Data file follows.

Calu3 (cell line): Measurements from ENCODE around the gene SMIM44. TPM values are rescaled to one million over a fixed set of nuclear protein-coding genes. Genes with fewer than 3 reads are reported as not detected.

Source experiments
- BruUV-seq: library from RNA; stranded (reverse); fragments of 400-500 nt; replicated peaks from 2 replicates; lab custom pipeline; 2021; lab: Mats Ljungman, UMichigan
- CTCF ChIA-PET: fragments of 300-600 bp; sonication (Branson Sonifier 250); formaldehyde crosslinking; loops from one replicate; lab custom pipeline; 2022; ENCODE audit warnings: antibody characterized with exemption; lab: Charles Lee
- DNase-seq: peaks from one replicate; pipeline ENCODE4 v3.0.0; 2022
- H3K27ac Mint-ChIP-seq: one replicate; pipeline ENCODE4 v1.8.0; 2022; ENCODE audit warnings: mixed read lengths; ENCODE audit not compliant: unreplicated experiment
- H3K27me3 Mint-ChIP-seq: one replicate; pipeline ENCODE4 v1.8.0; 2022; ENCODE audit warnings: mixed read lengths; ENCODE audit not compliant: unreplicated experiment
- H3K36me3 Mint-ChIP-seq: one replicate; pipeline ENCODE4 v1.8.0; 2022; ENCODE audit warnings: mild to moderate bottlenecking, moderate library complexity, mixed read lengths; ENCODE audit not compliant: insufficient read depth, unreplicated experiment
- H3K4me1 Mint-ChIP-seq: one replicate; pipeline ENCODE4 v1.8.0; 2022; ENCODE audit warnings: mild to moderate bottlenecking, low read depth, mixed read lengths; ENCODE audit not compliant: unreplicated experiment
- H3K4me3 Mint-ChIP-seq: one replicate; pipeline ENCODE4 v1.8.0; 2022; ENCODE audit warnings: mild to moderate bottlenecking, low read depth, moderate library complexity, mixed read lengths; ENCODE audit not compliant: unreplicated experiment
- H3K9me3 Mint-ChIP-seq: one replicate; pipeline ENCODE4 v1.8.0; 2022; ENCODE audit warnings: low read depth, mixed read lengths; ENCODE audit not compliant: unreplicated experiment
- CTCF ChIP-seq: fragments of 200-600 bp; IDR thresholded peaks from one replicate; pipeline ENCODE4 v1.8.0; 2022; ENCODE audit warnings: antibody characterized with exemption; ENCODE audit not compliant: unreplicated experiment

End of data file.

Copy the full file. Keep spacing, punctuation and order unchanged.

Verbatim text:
Calu3 (cell line): Measurements from ENCODE around the gene SMIM44. TPM values are rescaled to one million over a fixed set of nuclear protein-coding genes. Genes with fewer than 3 reads are reported as not detected.

Source experiments
- BruUV-seq: library from RNA; stranded (reverse); fragments of 400-500 nt; replicated peaks from 2 replicates; lab custom pipeline; 2021; lab: Mats Ljungman, UMichigan
- CTCF ChIA-PET: fragments of 300-600 bp; sonication (Branson Sonifier 250); formaldehyde crosslinking; loops from one replicate; lab custom pipeline; 2022; ENCODE audit warnings: antibody characterized with exemption; lab: Charles Lee
- DNase-seq: peaks from one replicate; pipeline ENCODE4 v3.0.0; 2022
- H3K27ac Mint-ChIP-seq: one replicate; pipeline ENCODE4 v1.8.0; 2022; ENCODE audit warnings: mixed read lengths; ENCODE audit not compliant: unreplicated experiment
- H3K27me3 Mint-ChIP-seq: one replicate; pipeline ENCODE4 v1.8.0; 2022; ENCODE audit warnings: mixed read lengths; ENCODE audit not compliant: unreplicated experiment
- H3K36me3 Mint-ChIP-seq: one replicate; pipeline ENCODE4 v1.8.0; 2022; ENCODE audit warnings: mild to moderate bottlenecking, moderate library complexity, mixed read lengths; ENCODE audit not compliant: insufficient read depth, unreplicated experiment
- H3K4me1 Mint-ChIP-seq: one replicate; pipeline ENCODE4 v1.8.0; 2022; ENCODE audit warnings: mild to moderate bottlenecking, low read depth, mixed read lengths; ENCODE audit not compliant: unreplicated experiment
- H3K4me3 Mint-ChIP-seq: one replicate; pipeline ENCODE4 v1.8.0; 2022; ENCODE audit warnings: mild to moderate bottlenecking, low read depth, moderate library complexity, mixed read lengths; ENCODE audit not compliant: unreplicated experiment
- H3K9me3 Mint-ChIP-seq: one replicate; pipeline ENCODE4 v1.8.0; 2022; ENCODE audit warnings: low read depth, mixed read lengths; ENCODE audit not compliant: unreplicated experiment
- CTCF ChIP-seq: fragments of 200-600 bp; IDR thresholded peaks from one replicate; pipeline ENCODE4 v1.8.0; 2022; ENCODE audit warnings: antibody characterized with exemption; ENCODE audit not compliant: unreplicated experiment